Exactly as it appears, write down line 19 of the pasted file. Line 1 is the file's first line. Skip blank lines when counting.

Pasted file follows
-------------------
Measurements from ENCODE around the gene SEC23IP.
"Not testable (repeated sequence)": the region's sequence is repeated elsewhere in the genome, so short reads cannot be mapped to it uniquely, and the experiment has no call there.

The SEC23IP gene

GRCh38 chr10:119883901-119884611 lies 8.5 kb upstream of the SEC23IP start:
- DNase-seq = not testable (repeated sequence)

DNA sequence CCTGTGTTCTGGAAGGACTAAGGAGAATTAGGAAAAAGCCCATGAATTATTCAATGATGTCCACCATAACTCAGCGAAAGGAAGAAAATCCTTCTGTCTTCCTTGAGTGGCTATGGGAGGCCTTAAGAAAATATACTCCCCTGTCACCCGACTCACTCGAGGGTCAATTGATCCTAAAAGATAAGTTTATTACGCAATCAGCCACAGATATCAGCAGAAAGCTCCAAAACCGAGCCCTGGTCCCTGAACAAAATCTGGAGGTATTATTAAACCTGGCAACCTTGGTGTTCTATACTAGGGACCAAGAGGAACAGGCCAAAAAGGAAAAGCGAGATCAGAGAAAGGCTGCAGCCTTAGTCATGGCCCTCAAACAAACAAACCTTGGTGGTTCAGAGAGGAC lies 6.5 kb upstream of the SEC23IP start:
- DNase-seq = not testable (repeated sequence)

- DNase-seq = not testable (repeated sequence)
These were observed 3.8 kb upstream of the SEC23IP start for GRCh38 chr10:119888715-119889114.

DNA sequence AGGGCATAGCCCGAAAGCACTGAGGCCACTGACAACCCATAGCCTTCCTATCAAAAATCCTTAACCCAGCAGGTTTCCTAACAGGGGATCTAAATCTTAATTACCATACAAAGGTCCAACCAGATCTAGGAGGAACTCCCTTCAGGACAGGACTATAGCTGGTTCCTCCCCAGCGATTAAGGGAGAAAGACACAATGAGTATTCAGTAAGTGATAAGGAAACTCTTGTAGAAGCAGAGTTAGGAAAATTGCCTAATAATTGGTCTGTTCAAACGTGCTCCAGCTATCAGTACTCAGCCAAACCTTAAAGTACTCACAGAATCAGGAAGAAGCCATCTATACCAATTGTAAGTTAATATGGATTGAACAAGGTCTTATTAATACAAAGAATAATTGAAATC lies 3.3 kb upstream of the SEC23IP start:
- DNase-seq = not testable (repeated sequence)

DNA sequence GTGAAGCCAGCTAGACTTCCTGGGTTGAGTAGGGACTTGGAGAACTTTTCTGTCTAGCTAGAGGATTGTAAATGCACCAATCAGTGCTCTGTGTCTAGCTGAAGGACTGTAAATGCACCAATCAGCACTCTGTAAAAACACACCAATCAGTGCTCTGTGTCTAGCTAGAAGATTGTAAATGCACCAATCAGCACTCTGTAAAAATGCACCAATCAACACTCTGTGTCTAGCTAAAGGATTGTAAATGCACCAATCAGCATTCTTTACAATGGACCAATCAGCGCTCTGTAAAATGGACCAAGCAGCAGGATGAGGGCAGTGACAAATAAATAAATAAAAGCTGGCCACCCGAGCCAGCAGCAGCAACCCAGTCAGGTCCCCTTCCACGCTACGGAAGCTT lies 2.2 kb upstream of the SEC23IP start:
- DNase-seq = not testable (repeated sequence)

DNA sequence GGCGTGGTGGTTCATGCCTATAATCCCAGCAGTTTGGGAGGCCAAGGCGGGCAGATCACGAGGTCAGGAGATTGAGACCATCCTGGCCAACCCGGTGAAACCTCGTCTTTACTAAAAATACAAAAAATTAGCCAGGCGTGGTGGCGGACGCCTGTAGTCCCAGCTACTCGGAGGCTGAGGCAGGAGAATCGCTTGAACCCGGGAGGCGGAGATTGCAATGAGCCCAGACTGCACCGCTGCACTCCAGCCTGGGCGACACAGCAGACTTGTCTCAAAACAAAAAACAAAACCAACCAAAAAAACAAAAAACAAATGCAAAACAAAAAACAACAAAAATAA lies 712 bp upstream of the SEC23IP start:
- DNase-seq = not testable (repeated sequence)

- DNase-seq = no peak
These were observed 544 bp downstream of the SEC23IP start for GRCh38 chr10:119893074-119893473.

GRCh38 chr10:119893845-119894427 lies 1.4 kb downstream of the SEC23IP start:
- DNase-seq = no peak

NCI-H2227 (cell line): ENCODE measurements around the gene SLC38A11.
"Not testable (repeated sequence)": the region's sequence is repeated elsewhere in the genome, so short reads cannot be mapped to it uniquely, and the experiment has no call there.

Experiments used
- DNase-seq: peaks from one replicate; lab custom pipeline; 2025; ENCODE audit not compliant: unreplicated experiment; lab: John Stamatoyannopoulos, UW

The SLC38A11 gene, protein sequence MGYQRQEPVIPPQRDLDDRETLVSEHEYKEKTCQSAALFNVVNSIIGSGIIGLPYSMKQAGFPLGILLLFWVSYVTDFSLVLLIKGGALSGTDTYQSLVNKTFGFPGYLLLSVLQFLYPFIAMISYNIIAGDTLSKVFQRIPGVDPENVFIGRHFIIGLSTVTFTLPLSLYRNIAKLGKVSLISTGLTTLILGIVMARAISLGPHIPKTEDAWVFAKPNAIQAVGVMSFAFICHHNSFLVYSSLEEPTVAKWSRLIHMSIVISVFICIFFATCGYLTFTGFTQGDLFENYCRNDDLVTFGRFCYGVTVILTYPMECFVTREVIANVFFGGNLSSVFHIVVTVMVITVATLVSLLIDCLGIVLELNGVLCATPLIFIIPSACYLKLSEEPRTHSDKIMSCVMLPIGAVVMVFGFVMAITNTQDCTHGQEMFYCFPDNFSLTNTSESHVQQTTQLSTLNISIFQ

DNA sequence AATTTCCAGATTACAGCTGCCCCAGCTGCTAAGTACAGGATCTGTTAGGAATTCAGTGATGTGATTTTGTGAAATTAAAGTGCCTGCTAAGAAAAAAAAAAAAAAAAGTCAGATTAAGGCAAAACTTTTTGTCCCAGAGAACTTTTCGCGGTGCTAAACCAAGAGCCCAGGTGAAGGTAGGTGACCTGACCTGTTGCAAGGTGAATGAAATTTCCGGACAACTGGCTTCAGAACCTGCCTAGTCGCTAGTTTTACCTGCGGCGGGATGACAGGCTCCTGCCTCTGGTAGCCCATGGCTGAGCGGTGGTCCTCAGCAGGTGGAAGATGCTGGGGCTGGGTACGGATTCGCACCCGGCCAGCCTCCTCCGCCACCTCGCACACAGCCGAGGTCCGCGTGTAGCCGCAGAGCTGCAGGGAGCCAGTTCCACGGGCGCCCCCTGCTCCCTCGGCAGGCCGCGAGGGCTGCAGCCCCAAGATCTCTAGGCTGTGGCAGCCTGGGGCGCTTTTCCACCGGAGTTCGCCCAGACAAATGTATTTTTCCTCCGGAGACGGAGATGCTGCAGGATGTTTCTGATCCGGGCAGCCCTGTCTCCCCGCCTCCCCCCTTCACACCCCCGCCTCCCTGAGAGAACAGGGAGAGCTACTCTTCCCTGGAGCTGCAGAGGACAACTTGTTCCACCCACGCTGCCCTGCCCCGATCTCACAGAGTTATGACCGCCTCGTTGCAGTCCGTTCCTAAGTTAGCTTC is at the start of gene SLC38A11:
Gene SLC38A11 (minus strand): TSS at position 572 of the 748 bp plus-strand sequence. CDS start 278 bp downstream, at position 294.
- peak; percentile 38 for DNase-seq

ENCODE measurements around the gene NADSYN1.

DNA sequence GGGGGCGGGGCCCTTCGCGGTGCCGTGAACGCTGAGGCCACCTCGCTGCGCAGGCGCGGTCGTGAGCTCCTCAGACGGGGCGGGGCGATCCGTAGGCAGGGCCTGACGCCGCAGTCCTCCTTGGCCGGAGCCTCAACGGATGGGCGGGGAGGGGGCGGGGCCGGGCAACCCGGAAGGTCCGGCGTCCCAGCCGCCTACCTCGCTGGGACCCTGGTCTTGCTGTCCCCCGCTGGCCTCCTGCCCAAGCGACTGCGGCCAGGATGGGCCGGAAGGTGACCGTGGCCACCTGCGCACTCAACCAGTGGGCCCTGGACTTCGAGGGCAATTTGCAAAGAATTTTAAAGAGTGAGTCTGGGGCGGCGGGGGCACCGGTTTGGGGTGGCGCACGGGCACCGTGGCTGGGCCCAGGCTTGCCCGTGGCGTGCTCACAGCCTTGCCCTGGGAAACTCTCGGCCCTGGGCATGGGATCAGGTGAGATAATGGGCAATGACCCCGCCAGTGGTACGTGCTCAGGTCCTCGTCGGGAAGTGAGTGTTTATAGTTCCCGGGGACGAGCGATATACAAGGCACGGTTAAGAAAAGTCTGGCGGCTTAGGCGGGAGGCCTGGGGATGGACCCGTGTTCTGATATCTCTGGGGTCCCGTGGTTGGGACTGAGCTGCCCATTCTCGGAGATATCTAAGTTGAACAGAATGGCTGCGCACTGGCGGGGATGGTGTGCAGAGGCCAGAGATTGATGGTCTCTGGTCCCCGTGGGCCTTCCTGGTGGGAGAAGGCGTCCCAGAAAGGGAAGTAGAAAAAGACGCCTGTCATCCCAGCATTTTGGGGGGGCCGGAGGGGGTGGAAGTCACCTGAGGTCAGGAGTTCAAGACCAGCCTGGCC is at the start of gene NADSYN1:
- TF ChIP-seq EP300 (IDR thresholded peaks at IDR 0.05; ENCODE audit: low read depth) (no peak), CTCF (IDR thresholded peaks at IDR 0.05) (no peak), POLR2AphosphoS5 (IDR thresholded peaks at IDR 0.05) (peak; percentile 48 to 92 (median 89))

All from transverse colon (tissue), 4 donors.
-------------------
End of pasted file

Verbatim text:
- DNase-seq = no peak